A Week of Life-Changing Experiences.

By: Lauren Tadych, Sophomore


It can be difficult to break out of your comfort zone. It can be challenging to sign up for a weeklong trip with 10 people you’ve never encountered. But, after doing it last year in North Carolina working with Habitat for Humanity, I knew I had to sign up for another BREAKAWAY trip this year. I decided to go on the Washington D.C. trip with Center for Student Missions! For me, it was important to choose a place where I have never been. D.C. is very similar to Chicago in that there is gentrification. Basically, the neighborhoods are increasing in price and people who once could afford to live there no longer can which forces them out and as a result many of them end up on the streets. As a team, we quickly realized our purpose for going on the trip to D.C. was the same—to gain a new perspective and to be able to impact a life.34409837326_1097a482f3_o

Every day was a jam-packed schedule. It was a program set up so we could use every bit of time that we had to get the most out of our experience. One of the best activities we did was actually the very first one. We each packed a lunch and went to the train station to share a lunch with someone who looked like they could use the company. Two other girls and I decided we would walk together, and we met some wonderful people by simply offering them lunch and company. These were people who lived off the street and as we joined them in conversation they were genuinely caught off guard that we were talking to them and treating them like real people. I took time to think about our conversations and realized that it didn’t matter what we were talking about, it just mattered that we approached them and got the opportunity to speak with them. Even though talking with them made my day so much better, I know they appreciated the company even more.

34291765932_c3b2b18d5a_oWe also had the opportunity to help at a food kitchen that served breakfast to the homeless community every morning. I met a beautiful soul named Tony who had so much friendly energy—he could put a smile on any face. I got the opportunity to share a meal with him as he willingly opened up to me about some pretty serious things. He told me about his sobriety from heroine, his illnesses, about his kids who he doesn’t get to see often, and his relationship with God. He really opened my eyes to what matters the most in life and what really doesn’t. His positive attitude helped me see that nothing is so bad if you can take it and turn it into a positive. I feel incredibly blessed that I was able to meet him and get to talk to him even for a short period. Meeting Tony is something that I’ll never forget.34409747246_2eb3eea9b8_o

I had so many life-changing experiences while in D.C. for one week than I’ve had in my entire life. I built friendships with people who believe in the same things I do and some of them who don’t, and I got to make connections with people who I never would have known. I got to see the beauty of D.C. and I got to strengthen my relationship with God.

So stepping out of what’s comfortable, meeting a group of strangers, traveling to a new place, talking to the homeless, serving in new ways…well, it’s worth it and you should try it too.

Just How Lucky I Am: Reflecting on my BREAKAWAY Spring Break Service Trip

By: Jack Bronec, Sophomore


Hi! My name is Jack Bronec. I am a sophomore at North Central College studying marketing.  I am on the Men’s Basketball Team and the Vice President of Communication of American Marketing Association. I grew up St. Charles, IL where I live with my mom, dad, grandma, two sisters Margaret and Molly, and my dog named Guinness who is a Boston terrier.

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I first heard about BREAKAWAY from my mom. She said to check it out since I didn’t have plans for spring break and basketball had just ended.  After checking out BREAKAWAY on the website, I was really interested in Habitat for Humanity in Clemson, SC. Our team was made up of leaders, Kaitlin and Brittany and six other students Joy, Laura, Sophie, Noah, Mason, and me.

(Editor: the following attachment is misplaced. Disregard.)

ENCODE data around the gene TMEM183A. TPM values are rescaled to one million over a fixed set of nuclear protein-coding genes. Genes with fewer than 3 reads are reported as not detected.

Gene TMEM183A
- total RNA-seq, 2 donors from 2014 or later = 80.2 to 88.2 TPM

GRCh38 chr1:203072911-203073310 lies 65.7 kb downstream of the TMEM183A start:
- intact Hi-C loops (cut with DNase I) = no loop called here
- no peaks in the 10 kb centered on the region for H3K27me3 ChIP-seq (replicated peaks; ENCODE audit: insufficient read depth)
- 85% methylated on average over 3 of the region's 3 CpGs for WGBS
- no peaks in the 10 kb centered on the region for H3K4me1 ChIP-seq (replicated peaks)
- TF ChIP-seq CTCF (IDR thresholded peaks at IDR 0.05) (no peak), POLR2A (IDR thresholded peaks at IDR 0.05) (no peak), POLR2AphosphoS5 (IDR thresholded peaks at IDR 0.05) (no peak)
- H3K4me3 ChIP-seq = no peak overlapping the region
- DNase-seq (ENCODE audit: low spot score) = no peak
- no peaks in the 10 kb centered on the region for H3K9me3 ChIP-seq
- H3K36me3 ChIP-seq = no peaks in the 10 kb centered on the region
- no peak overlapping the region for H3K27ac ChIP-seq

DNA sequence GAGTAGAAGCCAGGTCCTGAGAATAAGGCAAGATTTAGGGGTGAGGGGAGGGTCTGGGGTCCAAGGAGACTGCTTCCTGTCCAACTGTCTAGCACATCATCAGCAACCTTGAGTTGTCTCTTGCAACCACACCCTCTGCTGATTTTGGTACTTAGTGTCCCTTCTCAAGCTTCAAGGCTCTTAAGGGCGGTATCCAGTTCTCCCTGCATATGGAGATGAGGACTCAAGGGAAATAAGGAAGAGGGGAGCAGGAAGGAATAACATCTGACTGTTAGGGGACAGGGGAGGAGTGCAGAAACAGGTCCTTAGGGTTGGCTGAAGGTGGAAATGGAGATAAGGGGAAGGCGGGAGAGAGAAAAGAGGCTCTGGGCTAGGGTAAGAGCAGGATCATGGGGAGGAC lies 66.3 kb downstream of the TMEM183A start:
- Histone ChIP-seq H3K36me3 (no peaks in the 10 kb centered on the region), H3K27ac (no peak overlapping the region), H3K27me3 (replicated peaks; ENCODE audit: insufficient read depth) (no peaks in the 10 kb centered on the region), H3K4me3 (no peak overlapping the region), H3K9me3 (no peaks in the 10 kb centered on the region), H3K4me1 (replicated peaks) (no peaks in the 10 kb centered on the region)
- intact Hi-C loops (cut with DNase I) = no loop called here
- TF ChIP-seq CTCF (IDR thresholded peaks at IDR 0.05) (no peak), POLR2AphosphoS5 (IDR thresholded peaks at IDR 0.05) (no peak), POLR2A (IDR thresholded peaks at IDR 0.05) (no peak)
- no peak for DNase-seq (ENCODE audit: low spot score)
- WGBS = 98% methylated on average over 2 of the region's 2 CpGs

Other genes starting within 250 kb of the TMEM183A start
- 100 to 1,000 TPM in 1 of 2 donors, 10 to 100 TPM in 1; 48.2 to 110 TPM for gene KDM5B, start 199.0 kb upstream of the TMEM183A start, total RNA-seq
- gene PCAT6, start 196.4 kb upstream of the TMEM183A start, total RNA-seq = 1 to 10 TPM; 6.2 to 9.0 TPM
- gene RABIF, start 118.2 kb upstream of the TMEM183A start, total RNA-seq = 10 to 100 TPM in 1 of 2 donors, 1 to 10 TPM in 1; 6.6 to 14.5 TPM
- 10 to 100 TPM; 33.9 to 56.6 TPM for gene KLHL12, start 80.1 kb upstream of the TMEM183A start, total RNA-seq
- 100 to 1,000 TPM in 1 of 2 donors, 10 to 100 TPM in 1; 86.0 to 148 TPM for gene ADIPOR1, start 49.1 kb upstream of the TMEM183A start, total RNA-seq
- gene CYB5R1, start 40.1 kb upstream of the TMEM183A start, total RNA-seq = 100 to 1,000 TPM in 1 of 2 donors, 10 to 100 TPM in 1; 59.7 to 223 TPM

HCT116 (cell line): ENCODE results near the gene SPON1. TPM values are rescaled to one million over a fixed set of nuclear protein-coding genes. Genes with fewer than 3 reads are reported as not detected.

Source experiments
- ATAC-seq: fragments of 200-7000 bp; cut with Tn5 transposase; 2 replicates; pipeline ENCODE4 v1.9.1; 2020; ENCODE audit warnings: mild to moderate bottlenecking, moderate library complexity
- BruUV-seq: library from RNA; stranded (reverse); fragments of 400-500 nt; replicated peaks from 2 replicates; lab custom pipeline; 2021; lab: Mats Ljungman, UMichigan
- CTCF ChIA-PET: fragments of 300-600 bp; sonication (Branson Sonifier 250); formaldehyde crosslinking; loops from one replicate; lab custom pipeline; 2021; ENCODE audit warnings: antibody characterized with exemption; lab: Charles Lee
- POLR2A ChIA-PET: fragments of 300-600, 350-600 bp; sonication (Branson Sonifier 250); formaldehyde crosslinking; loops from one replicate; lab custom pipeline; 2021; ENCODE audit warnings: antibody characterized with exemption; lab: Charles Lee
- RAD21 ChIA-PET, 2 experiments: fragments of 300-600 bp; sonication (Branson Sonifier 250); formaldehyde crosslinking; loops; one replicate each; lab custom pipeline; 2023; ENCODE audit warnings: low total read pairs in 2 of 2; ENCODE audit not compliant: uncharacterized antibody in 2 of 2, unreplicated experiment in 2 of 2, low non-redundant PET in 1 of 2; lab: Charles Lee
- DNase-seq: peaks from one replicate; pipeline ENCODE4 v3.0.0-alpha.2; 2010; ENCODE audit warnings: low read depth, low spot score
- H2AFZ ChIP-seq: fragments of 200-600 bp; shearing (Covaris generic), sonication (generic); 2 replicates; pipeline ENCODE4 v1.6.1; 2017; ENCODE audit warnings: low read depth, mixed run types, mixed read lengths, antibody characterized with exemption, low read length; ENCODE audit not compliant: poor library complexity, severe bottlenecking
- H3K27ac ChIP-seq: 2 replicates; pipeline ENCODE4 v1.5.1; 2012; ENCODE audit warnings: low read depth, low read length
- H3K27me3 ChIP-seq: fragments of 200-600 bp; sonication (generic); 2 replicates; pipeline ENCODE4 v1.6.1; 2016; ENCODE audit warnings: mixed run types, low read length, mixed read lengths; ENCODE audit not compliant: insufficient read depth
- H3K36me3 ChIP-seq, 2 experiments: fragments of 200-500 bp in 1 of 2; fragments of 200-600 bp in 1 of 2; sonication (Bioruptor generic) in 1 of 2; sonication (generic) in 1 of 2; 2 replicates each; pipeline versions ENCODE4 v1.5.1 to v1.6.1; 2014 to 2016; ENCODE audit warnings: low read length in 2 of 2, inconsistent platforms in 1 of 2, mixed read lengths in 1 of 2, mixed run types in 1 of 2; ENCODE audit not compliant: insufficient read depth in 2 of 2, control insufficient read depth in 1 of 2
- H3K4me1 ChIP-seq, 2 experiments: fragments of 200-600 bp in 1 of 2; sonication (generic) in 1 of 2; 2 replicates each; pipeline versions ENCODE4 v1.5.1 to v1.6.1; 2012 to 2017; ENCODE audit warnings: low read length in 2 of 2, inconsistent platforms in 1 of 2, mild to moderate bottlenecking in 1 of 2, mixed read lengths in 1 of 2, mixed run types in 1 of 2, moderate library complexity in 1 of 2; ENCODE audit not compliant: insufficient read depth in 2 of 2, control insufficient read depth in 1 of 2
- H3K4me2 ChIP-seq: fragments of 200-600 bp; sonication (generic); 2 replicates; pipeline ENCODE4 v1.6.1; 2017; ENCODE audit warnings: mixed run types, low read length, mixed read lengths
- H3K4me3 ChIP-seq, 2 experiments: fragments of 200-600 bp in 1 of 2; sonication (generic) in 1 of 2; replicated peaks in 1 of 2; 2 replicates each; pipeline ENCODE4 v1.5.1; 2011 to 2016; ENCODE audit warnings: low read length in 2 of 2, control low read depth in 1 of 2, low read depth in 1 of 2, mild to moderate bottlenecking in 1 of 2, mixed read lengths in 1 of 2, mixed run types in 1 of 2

8In short, it was a GREAT trip, and I made some friends for the rest of my college career. This trip helped me break out of my comfort zone as I traveled to a new city, got to know new people, and donated my time to helping others. It was fulfilling to hear “thank you” so many times. It made me realize that I CAN help change people’s lives and this trip gave me so much perspective on just how lucky I am. I go to a great college. I have a great family who is not only physically healthy but mentally healthy as well, and we have good relationships. When I look at the Clemson/ Pickens County area, I see people struggling to make ends meet and simply put food on the table. I am so blessed that I am in the position I am today, and I take this for granted all too often. I need to make the most out of every situation in life and be grateful for what I’ve been given.

For your reading pleasure, below is a short summary of our week with some pictures!

DAY 1 – Travel Day 1

Saturday March 18th, 2017 – We started our trip. The first leg was from North Central College to Knoxville, Tennessee. We stayed at a church. There was a game room, basketball court, and a big area were everyone slept for the night.

DAY 2 – Travel Day 2

Sunday March 19th, 2017 – We stopped at a local 1donut shop—Markers donuts—and made our way to Clemson, South Carolina driving through the  Blue Ridge Mountains. That evening, our main Habitat for Humanity host, Cindy, cooked us lasagna and garlic bread and helped us settle into Clemson United Methodist Church for the week

DAY 3 – Work Day 1

Monday March 20th, 2017 – Today was the day—WORK DAY 1.  The house we were assigned was about 40 minutes away from the church. We met our contractor Art who gave us duct tape to make name tags. The goal for the week was to law down hardwood floor throughout the house and put up trim around the windows and doors. One of the Habitat board members owns Wendy’s so we got to enjoy as much food as possible for dinner that evening, too, and explore the river walk in downtown Greensville.

DAY 4 – Work Day 2

Tuesday March 21st, 2017 – We finished up the flooring in the bedrooms then moved our way to the hallway and kitchen and family room. Once we finished up the bedrooms we7 put a cleaner, flooring paper, and cardboard on the floor to protect them. We walked down to a little place called Hagood Mill to eat our lunch were there was a blacksmith, a mill where they used the river to make flour, and a moonshine still. For dinner, we went to Clemson University’s Church were we engaged with their Catholic student group and some faculty too. We toured campus and were able to go into the football stadium!